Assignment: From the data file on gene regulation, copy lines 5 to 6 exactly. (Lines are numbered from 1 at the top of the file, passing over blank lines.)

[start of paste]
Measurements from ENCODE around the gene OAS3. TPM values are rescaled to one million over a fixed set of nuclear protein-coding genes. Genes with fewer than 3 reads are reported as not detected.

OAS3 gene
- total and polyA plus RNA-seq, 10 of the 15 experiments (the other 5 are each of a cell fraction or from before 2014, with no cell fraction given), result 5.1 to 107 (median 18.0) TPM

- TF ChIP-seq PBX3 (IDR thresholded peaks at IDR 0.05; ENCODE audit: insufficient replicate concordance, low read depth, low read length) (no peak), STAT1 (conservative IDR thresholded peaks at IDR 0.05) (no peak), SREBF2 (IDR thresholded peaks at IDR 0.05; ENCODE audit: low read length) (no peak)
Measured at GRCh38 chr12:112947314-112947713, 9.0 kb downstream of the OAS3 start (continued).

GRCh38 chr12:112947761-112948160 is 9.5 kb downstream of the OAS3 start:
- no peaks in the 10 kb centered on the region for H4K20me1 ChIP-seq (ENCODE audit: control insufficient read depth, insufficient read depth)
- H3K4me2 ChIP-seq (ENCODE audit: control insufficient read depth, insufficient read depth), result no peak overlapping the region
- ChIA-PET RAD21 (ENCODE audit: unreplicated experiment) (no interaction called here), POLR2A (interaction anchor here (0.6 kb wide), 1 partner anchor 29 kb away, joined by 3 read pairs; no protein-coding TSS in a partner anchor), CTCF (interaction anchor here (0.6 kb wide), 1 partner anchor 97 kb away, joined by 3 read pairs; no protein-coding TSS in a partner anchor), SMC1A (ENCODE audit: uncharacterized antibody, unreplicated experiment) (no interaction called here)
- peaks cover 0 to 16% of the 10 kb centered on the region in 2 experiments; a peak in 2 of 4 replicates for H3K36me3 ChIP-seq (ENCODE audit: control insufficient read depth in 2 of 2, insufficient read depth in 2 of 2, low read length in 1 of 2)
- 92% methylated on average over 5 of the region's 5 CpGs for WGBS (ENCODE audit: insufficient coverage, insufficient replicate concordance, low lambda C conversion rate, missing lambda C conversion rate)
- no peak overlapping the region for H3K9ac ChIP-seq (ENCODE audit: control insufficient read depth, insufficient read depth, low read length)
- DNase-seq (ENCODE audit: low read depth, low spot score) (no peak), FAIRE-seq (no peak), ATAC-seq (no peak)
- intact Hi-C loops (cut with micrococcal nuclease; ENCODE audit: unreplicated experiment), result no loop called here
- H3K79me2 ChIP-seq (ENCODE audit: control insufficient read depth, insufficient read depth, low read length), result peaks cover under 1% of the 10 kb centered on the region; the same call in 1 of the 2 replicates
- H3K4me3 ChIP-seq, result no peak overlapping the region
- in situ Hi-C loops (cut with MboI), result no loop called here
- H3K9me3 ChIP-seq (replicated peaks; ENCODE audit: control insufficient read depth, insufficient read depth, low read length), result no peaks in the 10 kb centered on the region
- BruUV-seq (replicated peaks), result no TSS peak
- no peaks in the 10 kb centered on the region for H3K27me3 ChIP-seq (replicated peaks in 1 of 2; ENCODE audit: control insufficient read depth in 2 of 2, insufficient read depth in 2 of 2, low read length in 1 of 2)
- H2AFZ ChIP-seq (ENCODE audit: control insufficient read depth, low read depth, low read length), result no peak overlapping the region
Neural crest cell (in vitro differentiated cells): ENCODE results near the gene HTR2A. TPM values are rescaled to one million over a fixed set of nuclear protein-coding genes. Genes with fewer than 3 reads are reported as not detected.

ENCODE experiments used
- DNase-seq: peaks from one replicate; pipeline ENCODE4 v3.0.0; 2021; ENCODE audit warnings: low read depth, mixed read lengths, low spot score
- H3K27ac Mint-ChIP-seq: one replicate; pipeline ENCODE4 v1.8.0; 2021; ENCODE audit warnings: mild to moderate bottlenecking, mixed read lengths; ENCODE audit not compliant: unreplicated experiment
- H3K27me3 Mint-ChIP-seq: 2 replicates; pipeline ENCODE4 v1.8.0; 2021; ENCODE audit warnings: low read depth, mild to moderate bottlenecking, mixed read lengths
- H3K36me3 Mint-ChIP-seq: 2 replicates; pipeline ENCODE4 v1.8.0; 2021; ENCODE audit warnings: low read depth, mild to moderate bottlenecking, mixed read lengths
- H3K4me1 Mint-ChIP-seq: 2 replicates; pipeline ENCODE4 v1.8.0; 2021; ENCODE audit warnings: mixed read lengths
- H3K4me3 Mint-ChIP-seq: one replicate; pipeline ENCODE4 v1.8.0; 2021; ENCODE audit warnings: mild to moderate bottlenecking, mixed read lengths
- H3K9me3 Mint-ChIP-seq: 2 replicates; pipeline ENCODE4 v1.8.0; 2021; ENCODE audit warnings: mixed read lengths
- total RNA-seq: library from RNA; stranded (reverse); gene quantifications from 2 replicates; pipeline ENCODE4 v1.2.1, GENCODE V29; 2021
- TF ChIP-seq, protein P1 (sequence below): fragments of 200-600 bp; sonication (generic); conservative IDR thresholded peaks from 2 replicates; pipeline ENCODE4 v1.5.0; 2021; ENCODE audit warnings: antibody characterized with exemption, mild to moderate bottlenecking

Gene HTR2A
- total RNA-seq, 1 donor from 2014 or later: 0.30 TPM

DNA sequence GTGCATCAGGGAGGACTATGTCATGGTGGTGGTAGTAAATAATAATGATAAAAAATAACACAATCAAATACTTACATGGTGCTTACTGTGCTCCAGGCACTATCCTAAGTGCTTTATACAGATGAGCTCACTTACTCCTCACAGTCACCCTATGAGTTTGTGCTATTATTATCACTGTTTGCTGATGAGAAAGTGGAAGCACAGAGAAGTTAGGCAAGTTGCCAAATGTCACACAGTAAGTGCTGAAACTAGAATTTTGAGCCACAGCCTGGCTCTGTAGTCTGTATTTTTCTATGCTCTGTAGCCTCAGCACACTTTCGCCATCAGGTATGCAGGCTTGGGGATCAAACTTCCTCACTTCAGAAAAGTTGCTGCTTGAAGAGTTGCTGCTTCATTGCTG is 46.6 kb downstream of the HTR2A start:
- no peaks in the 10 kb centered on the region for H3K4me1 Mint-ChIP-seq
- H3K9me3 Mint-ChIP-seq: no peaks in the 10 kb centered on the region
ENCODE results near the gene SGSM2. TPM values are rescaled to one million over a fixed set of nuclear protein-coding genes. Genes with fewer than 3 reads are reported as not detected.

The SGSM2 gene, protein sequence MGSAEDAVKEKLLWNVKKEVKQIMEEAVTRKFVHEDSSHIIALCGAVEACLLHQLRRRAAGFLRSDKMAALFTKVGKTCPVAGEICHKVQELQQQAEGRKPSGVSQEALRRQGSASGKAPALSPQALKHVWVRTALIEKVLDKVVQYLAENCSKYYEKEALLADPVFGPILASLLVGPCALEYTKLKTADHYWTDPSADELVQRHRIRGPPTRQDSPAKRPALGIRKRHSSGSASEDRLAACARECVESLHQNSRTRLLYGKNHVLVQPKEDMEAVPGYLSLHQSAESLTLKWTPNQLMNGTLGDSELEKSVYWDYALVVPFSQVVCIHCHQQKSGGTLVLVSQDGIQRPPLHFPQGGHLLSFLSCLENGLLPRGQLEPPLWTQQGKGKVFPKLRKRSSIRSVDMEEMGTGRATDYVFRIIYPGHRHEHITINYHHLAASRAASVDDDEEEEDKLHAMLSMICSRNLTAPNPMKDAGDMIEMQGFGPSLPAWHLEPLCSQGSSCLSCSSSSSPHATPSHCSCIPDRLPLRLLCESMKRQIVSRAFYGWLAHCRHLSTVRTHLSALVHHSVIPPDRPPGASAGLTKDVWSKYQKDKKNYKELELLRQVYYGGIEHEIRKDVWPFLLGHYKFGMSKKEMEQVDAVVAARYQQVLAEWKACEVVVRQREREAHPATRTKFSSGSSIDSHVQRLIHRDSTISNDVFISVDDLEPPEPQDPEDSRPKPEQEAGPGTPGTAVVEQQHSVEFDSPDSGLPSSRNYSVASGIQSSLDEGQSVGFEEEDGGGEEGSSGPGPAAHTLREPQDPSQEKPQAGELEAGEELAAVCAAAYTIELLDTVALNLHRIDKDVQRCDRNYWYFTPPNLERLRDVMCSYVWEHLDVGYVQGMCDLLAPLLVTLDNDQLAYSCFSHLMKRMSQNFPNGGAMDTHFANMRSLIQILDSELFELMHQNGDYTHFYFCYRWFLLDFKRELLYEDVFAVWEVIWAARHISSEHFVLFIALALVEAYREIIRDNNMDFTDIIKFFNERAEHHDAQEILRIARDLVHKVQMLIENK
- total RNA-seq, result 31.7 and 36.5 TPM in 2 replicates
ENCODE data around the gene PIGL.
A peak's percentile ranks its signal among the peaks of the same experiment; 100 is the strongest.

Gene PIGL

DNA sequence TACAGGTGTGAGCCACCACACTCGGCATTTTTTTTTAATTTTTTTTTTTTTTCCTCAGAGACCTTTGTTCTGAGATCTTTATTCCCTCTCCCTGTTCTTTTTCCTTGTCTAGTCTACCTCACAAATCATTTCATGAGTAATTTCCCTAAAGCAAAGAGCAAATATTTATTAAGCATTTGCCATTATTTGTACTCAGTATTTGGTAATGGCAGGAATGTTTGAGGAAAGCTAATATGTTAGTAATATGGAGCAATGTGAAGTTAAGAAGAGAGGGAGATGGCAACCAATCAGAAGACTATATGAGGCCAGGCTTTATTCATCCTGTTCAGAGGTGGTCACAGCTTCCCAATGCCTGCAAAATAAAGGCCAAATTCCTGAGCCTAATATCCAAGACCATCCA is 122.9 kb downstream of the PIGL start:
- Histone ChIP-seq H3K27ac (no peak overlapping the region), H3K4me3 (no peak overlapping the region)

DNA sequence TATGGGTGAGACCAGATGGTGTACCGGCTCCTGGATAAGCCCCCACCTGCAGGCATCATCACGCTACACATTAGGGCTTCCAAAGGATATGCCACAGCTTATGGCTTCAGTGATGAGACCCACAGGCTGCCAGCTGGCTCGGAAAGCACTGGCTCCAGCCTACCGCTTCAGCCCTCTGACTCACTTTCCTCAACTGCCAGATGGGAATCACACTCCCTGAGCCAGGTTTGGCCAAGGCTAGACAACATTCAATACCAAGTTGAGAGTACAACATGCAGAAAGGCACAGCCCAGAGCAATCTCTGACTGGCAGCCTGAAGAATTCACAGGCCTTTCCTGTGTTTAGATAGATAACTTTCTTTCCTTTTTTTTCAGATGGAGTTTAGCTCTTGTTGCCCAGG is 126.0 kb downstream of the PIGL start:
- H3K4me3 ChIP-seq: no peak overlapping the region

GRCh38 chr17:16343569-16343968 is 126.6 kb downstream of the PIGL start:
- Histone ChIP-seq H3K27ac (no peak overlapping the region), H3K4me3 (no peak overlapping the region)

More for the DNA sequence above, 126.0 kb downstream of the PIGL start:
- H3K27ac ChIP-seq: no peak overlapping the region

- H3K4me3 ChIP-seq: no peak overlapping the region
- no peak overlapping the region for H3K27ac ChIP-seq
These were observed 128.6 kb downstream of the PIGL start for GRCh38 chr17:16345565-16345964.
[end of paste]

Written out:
Measured at GRCh38 chr12:112947314-112947713, 9.0 kb downstream of the OAS3 start (continued).

GRCh38 chr12:112947761-112948160 is 9.5 kb downstream of the OAS3 start: